In other words, the research followed CDC's changing masking recommendations. But this was still an inaccurate summary of how the situation unfolded. Much of the masking research conducted throughout 2020 and into this year consisted of literature reviews and meta-analyses of studies performed during past flu seasons—that is, before April 2020—all of which concluded that the evidence was mixed and masks had limited impact on viral transmission.

The problems were manifold. Epidemiological studies had no way to decouple the effects of masking from other interventions, for example. One of the clinical trials CDC cited in support of masks probably enrolled 130 people who were vaccinated against influenza and classified them as flu cases. Two other studies had no control group; another found "a 13 times higher risk of infection in the cloth mask arm" compared to medical masks. Some of the results didn't even reach statistical significance.

Many COVID-specific observational and laboratory studies were performed as the pandemic proceeded, but these weren't particularly strong either, as Nature reported in October 2020:

For now, [Michael Osterholm, director of the Center for Infectious Disease Research and Policy at the University of Minnesota], wears a mask. Yet he laments the 'lack of scientific rigor' that has so far been brought to the topic. 'We criticize people all the time in the science world for making statements without any data,' he says. 'We’re doing a lot of the same thing here.'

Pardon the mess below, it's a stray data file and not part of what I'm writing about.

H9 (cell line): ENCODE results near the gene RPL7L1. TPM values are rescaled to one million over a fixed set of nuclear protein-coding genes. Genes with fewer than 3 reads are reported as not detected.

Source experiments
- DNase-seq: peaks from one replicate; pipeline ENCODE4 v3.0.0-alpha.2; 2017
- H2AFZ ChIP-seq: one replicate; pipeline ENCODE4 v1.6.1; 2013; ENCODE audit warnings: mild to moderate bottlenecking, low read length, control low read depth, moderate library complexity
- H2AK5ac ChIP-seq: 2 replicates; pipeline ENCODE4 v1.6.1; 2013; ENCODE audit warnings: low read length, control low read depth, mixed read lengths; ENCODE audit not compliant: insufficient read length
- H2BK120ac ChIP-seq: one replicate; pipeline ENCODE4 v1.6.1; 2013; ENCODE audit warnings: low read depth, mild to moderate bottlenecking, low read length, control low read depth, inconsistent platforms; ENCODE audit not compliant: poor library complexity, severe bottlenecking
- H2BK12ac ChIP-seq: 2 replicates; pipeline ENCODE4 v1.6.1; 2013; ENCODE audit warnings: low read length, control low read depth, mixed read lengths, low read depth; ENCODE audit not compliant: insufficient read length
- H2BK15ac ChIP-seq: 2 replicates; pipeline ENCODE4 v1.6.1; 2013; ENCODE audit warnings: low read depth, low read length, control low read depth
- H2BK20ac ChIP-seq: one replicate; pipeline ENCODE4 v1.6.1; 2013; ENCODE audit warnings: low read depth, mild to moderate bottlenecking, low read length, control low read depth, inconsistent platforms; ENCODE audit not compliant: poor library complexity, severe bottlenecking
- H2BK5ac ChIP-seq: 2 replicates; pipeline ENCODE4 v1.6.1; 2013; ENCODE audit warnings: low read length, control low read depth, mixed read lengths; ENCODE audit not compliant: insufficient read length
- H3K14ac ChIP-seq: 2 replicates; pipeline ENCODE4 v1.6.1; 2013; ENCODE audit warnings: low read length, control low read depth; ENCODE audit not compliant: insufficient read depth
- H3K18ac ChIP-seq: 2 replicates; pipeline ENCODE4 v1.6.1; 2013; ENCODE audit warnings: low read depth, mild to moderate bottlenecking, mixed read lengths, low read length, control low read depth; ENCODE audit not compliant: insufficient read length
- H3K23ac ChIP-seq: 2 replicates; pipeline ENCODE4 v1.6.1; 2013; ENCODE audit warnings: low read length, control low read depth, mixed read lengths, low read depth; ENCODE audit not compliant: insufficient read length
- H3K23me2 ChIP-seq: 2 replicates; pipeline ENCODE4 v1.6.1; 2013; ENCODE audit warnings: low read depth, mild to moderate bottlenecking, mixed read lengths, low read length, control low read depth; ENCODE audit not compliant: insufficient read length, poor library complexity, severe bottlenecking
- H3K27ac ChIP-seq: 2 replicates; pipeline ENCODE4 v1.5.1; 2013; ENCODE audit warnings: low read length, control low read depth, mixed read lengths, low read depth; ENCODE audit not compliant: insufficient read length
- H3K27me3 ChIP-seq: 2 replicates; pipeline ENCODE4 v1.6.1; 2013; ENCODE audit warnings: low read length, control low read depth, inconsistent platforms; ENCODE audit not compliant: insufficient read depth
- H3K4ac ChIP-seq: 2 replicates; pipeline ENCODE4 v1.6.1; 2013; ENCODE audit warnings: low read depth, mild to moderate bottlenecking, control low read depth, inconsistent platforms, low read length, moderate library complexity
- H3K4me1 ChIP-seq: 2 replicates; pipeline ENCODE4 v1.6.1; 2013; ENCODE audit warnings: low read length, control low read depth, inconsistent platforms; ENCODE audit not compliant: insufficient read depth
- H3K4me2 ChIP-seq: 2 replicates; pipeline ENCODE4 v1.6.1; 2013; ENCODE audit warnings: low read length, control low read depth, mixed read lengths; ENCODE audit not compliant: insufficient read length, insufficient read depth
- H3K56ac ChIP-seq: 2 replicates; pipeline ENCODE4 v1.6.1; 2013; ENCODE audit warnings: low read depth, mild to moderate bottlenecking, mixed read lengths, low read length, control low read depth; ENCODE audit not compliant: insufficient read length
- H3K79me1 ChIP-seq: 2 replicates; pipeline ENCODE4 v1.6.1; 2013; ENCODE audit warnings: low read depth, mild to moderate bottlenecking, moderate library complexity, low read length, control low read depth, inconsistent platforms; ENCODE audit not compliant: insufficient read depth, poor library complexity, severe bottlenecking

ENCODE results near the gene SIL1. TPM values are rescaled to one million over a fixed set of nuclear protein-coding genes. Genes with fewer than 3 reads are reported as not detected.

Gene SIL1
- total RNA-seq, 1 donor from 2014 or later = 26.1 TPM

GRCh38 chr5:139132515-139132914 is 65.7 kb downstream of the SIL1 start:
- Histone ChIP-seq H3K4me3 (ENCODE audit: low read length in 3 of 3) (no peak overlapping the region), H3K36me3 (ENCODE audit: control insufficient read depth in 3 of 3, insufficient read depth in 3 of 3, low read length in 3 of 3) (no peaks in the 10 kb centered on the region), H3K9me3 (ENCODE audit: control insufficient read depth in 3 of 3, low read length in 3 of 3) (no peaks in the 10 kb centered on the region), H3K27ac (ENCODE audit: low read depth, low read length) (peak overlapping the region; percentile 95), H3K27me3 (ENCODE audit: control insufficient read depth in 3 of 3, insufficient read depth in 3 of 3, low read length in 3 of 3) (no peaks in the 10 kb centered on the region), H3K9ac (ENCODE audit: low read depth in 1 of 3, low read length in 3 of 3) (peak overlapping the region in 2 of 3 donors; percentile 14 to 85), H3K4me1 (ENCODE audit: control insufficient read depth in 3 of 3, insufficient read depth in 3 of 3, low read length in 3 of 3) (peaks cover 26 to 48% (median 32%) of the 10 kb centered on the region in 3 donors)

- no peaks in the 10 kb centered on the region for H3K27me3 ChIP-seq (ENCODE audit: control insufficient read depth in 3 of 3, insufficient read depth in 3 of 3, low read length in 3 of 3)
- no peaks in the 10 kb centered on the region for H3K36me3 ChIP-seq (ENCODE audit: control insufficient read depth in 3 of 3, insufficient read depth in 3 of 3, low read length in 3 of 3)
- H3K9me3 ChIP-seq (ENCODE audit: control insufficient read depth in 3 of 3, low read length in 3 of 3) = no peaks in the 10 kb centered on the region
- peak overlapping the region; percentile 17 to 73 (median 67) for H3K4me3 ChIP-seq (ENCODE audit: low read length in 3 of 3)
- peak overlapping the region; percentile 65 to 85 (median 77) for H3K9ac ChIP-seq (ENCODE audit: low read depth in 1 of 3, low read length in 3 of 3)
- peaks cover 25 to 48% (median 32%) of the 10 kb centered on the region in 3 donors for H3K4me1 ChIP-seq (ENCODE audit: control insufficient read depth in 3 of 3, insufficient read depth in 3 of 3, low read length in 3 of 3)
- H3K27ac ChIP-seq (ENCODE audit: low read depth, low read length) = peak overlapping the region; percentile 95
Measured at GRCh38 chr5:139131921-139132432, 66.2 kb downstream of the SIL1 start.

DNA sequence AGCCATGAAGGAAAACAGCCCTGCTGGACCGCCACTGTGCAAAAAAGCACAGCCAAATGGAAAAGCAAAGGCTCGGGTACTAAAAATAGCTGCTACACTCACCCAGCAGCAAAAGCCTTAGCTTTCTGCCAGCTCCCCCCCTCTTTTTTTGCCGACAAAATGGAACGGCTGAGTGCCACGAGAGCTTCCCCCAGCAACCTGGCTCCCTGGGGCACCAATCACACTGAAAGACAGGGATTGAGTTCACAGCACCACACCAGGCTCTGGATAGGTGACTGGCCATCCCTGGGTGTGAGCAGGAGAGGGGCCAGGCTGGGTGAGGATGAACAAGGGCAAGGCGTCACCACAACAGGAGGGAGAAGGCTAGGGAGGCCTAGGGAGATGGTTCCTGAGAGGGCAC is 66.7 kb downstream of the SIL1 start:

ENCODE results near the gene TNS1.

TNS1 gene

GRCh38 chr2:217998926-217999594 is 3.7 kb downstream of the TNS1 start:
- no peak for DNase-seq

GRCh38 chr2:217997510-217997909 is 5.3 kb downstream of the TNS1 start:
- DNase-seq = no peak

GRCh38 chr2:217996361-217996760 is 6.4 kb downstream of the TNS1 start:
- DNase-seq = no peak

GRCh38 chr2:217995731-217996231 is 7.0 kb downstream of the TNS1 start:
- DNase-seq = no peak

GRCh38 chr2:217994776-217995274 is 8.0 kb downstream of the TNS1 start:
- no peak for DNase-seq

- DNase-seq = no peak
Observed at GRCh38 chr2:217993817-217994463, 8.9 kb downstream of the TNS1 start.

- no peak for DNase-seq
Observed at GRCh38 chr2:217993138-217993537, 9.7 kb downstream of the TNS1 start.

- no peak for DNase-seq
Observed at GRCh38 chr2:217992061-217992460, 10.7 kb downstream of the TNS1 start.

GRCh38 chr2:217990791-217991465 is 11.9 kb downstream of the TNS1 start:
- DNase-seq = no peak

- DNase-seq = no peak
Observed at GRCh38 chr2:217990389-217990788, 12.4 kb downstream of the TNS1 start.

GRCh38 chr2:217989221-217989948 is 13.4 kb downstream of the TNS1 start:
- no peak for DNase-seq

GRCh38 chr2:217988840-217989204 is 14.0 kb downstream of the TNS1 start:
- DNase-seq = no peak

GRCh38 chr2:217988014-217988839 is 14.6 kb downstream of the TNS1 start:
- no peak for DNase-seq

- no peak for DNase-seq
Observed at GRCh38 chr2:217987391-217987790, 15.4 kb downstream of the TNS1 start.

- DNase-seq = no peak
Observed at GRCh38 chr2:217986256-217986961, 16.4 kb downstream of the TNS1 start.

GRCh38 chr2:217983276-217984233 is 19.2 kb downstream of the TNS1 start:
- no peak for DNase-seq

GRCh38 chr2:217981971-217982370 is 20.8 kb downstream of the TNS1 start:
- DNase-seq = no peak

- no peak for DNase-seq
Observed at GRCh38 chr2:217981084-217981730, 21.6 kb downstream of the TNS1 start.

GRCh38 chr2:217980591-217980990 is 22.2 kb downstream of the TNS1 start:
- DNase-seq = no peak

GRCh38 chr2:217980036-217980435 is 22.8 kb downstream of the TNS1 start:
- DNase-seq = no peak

In sum, the data were still very messy eight months into the pandemic. SciCheck complained that misinformation peddlers used this "evolving science" to distort the facts at every turn. But looking carefully at the research, it seems that the CDC's critics and many experts were making the same observations—and still are. Consider this June 2021 study published in Science:

Compared with N95 or FFP2 respirators, which have very low particle penetration rates (~5%), surgical and similar masks exhibit higher and more variable penetration rates (~30 to 70%). Given the large number of particles emitted upon respiration and especially upon sneezing or coughing, the number of respiratory particles that may penetrate masks is substantial, which is one of the main reasons for doubts about their efficacy in preventing infections.

Moreover, randomized clinical trials have shown inconsistent or inconclusive results, with some studies reporting only a marginal benefit or no effect of mask use. Thus, surgical and similar masks are often considered to be ineffective. On the other hand, observational data show that regions or facilities with a higher percentage of the population wearing masks have better control of COVID-19.

Acknowledging uncertainty is the best policy

As I wrote previously, the point is not that face coverings are useless. When my unvaccinated family visited my newborn son, I made them mask up; some protection is better than none. But we need to be honest about the quality of the research that's been done and how conservative its conclusions have been. Chastising people for ignoring the evidence while obscuring crucial limitations surrounding much of that evidence is misleading and disingenuous.

The irony in all this is that the public appreciates experts who acknowledge uncertainty where it exists. “Say what you know; what you don’t know; what you are doing to find out; what people can do in the meantime to be on the safe side, and that advice will change,” a team of researchers wrote last November in Nature. The constant onslaught of condescending fact-checks suggests that the media hasn't grasped this basic rule of science communication.